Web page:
I've finally started a new campaign, set in a fantasy Europe after the Roman Empire's fall. And for the system I've found myself using Holmes basic D&D, augmented by the traditional "anything I like." Today being the anniversary of J. Eric Holmes's birth it seems only fitting to discuss the Holmes book and its legacy.
The Holmes booklet was written because the OD&D rules were impenetrable, poorly organized and difficult to learn outside of being taught the game. It condensed the D&D essentials into 48 pages, a feat that is pretty much unrepeated especially when you consider he more or less includes a dungeon module in that page count. (Even the recent simulacrum Blueholme is longer, although it's better organized.)
What's fascinating is the timing of Holmes's D&D. As I've noted before, it arrived in 1977 and described the transitional late OD&D - the game as it was played before AD&D became the dominant player on the scene. In this sense it is much more relevant to "golden age" play than the OD&D LBBs themselves, where the additions such as Greyhawk, Blackmoor and Eldritch Wizardry were eagerly integrated into most games.
The thing that's really made me fall for Holmes is its open-ended nature. Technically Holmes specifies a setup for races and classes similar to Moldvay's Basic rulebook, where Halflings, Dwarves and Elves are merged down into single classes; but it also implies that there are more possibilities. Aesthetically it's so much easier for me to hack and alter the Holmes game, since race/class are already separate, than to try and do the same with Moldvay and Cook/Marsh Expert.
In the Cook/Marsh Expert rulebook there is advice on integrating Holmes but unfortunately it's all backward. The Expert book should be used for adding the levels above 3 to Holmes, and additional spells, monsters, and magic items, and the wilderness rules that Holmes left out - but that's about the extent of what I think its utility is. Other material can be freely integrated; my current game has a ranger from the Strategic Review.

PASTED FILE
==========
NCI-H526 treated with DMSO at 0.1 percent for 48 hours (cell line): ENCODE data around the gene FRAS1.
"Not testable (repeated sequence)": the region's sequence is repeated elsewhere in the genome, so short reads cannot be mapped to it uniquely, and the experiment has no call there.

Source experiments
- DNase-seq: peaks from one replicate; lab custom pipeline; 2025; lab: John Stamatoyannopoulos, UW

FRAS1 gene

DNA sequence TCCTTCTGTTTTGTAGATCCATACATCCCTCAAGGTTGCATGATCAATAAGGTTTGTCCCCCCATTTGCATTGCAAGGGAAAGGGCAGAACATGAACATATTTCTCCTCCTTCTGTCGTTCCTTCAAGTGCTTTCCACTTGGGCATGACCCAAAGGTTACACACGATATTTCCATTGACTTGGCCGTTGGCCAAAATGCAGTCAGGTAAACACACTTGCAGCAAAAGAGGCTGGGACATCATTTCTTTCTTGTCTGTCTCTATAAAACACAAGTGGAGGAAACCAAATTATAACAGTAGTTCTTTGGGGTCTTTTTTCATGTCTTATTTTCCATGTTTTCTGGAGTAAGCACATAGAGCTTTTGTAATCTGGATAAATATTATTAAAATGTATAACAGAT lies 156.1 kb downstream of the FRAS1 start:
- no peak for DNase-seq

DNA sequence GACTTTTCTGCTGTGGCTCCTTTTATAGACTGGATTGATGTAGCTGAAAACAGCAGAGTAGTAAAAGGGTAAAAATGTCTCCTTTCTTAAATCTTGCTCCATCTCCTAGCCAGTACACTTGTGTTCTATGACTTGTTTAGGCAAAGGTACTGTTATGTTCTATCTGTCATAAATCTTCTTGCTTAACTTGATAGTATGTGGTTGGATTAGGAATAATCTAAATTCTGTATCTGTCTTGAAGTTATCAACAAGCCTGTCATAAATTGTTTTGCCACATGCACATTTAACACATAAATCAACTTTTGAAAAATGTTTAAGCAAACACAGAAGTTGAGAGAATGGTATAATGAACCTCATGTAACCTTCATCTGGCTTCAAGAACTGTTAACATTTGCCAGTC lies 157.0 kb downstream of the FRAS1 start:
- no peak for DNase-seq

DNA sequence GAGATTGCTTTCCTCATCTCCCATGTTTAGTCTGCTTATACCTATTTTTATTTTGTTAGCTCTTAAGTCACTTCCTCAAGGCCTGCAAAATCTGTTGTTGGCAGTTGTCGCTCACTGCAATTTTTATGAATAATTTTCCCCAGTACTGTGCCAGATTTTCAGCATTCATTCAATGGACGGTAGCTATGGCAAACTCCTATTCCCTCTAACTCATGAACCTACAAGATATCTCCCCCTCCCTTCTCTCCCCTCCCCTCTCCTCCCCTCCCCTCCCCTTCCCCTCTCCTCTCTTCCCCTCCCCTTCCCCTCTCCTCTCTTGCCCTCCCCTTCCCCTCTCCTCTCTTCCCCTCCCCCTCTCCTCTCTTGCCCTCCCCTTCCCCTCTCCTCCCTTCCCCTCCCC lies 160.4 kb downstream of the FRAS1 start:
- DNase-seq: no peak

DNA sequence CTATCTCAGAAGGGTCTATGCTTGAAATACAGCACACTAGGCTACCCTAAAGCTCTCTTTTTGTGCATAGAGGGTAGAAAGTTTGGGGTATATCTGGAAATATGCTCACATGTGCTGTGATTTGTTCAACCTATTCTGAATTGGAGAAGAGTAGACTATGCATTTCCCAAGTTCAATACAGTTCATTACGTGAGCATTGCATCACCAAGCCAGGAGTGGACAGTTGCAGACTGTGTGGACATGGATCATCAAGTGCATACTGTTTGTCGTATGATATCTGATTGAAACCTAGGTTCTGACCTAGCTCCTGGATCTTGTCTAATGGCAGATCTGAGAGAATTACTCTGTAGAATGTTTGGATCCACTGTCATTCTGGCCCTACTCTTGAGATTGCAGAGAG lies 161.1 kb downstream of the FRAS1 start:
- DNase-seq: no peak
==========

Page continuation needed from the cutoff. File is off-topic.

One of the most unique rules in Holmes basic is about initiative - it is assumed to be determined by Dexterity rather than rolling a d6 for each side. This actually provides a fairly unique order of battle, and allows it to proceed in a straightforward and smooth fashion, without either the uniformity of rolling for "sides" or the tedium of rolling initiative for every participant. It gives a tactical dimension with the potential for monsters to have a higher Dexterity than the PCs, and a bit of differentiation. I've come around to this and find it a refreshing change.
Holmes, for me, is the ideal basis for a "make your own" D&D, constructed from bits and pieces both new and old. As a monster aficionado, there is no limit to the number of sources I'll consult, but beyond that Holmes is such a simple framework that most sources fit into it without much effort. Clones of Holmes such as Blueholme beat it in terms of organization, but for me nothing has quite the same appeal as that simple 48-page booklet.